Diana (Ding Yanbin) was one of my favorite students at Luzhou Vocational and Technical College.
To begin with, she was the first student I met with her parent in tow. I was hanging out at the English Department’s welcome table for new students when she arrived that first week. Her sun-weathered, dark-skinned father, in his 60s, was with her. She greeted me shyly by saying "Hello" and I was quick to praise her language ability, talking to her father in Chinese about her excellent pronunciation. His face beamed and the two of them excitedly went off to find her dorm room.
A Blind Baby Adopted
It wasn’t until later I learned Diana had been abandoned at birth due to her blind left eye. It’s noticably foggy and I’m sure for parents from the rural countryside, this was a frightening experience. To have a girl child not in perfect health, maybe very well completely blind, was too much of a financial and emotional burden for them to take one. She was placed on the street where a 50-year-old unmarried farmer found her. His kind heart went out to this little baby. Despite being extremely poor, he adopted her and raised her as his own. His own family (parents, brothers and sisters, aunts and uncles) had died, leaving him alone in the world, except for this gift from God.
And a true gift it was. Ding Yanbin, or Diana as she chose for her English name, proved to be quite the intelligent one. She worked hard in school and managed to be matriculated into our Luzhou college as an English education major. Her father saved and borrowed enough money for just one semester, about $350, which left somewhat of a dilemma as to how she’d pay for the rest of her schooling.
A Benefactor Appears
Fortunately, someone in their smalltown area heard of her plight and sponsored her to continue her schooling. The gentleman owned a business that sold cars and was hoping that Diana would come to work for him for a few years after her college education. The problem was that he insisted she study accounting. He needed accountants, not English majors.
Diana had already completed a semester of English courses and had her heart set on being a teacher. When she learned that she would have to switch majors to accounting (something she isn’t really very good at), she was disappointed and disheartened. Yet with someone else paying for her education, she was obligated to study what her benefactor suggested.
Her determination to continue with her English studies, however, paid off. She managed to convince the man helping her that she could do a double major, English and accounting, and still do well in both subjects. He agreed and thus she graduated last May as an English language teacher and an accountant.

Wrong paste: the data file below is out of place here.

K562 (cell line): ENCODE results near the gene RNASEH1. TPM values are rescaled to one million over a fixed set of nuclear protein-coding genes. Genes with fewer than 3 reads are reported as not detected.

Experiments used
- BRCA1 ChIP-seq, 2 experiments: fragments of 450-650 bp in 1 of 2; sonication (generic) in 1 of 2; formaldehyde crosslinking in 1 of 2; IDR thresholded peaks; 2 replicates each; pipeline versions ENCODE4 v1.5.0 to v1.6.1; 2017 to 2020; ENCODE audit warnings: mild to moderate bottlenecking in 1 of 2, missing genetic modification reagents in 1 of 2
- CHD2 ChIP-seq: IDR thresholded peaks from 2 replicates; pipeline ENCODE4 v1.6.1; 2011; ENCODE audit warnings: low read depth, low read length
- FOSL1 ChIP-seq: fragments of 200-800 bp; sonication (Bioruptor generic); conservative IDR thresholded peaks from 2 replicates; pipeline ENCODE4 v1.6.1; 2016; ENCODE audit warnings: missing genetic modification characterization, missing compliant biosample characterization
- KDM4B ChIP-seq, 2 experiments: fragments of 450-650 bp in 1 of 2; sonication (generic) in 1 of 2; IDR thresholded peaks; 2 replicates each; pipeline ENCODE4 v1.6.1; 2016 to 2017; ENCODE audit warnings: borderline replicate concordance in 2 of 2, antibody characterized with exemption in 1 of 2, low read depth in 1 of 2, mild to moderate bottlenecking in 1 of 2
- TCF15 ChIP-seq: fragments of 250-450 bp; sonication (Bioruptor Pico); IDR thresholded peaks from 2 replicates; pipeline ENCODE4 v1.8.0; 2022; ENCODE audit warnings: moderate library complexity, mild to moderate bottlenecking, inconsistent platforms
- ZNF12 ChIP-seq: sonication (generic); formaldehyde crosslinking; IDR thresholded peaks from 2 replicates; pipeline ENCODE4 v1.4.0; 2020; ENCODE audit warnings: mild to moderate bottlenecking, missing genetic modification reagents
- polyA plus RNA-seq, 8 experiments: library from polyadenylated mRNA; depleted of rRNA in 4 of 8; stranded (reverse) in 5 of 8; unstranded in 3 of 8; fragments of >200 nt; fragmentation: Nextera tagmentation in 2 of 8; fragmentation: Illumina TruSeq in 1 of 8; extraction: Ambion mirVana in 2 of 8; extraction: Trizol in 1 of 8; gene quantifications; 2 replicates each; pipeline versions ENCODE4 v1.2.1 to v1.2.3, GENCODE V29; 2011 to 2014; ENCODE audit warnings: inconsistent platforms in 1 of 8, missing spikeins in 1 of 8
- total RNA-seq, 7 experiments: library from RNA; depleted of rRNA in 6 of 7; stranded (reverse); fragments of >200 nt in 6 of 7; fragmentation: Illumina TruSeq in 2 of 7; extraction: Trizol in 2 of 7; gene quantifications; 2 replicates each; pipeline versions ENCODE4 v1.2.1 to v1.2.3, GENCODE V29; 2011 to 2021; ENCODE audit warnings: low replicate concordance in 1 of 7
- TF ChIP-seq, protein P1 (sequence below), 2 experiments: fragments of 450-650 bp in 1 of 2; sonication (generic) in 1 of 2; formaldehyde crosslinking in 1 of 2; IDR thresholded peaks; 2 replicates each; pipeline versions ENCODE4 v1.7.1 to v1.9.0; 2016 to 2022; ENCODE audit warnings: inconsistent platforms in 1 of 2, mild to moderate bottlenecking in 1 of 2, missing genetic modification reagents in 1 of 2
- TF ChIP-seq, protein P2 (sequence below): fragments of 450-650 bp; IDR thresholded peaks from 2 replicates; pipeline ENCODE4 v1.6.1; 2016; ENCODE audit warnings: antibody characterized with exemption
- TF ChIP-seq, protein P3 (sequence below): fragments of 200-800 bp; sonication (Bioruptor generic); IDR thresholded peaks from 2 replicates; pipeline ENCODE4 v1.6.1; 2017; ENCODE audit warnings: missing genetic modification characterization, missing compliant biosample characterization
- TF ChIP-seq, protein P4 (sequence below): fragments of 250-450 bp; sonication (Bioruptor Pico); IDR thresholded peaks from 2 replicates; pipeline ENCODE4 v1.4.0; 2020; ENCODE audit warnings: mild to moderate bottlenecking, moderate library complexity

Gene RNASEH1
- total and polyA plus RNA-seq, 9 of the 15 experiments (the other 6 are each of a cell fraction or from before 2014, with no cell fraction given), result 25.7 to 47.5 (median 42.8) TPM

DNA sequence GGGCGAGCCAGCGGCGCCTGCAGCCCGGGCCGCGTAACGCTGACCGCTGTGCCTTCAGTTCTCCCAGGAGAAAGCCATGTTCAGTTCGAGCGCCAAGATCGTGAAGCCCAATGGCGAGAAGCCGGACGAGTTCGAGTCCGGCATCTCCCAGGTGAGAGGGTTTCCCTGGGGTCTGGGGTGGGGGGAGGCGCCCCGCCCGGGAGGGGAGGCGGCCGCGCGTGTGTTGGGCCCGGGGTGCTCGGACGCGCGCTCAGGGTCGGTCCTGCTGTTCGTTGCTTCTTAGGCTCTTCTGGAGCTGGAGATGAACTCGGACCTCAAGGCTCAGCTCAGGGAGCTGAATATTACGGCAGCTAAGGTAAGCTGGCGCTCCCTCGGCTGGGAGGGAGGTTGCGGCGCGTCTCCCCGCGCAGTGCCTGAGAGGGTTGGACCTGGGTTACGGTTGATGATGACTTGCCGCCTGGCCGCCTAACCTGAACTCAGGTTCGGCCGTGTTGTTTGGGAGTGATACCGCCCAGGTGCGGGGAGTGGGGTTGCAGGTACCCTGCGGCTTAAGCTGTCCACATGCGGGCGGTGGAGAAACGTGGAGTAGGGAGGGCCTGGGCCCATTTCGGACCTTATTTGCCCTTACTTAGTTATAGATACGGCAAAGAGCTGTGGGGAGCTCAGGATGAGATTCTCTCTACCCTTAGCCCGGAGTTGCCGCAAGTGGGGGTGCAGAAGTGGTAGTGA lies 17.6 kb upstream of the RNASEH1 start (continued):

At present, Diana is at her benefactor’s car dealership. She works on the second floor. above the showroom, as one of the many sales girls who is in charge of the accounting department. Diana’s job includes taking large sums of cash to the bank (car buyers pay in cash in China, not by check) preparing all documentation of car sales for both the buyer and seller, and applying for/completing certifications of car ownership needed for government and license approval.
Car Dealerships in China
When Diana visited me for the afternoon on Saturday, I learned a lot from her about the car selling industry. Her boss’ dealership sells only one brand, a Chinese car called Beijing Xian Dai. This is a medium-priced vehicle in China, ranging from U.S. $11,000 to $21,000. I assumed car buying would be down in China as it was in the States but according to Diana, the business is booming. On average, their small dealership, located in a small town, is selling on average 100 cars a month. Gracious! I’m not even sure car dealorships in America did that well during a booming economy. Most are filing for bankruptcy.
Enjoying Chengdu Time Together
Diana and I had a lovely afternoon together at the Bookworm, the foreigner’s hang-out, where we talked, enjoyed iced coffee and giggled over possible boyfriends. We even managed to walk Little Flower around Sichuan University before she departed on the last bus to her small town, 1 hour away from Chengdu. It had been a wonderful visit together and one I hope we can do again in the future, on my next journey back to Chengdu.
Tomorrow, it’s time to visit yet another student another, Ji Ke (Jason). I’ll be traveling to his small village where a National Day of good food and family unity will be enjoyed.
I’m often asked by the Chinese why I like teaching here so much. Why don’t I go back to America, my home country? Don’t I miss my family and friends?
There are a number of reasons I prefer being in this country but the biggest has to do with people such as Diana, Jason, Jalin and her family, Dean Cathy: They are my friends and family. I don’t have to return to America for that. I have it all right here!
And on that final note, I’ll just say Ping An once again, peace, to all of you on this first day of October.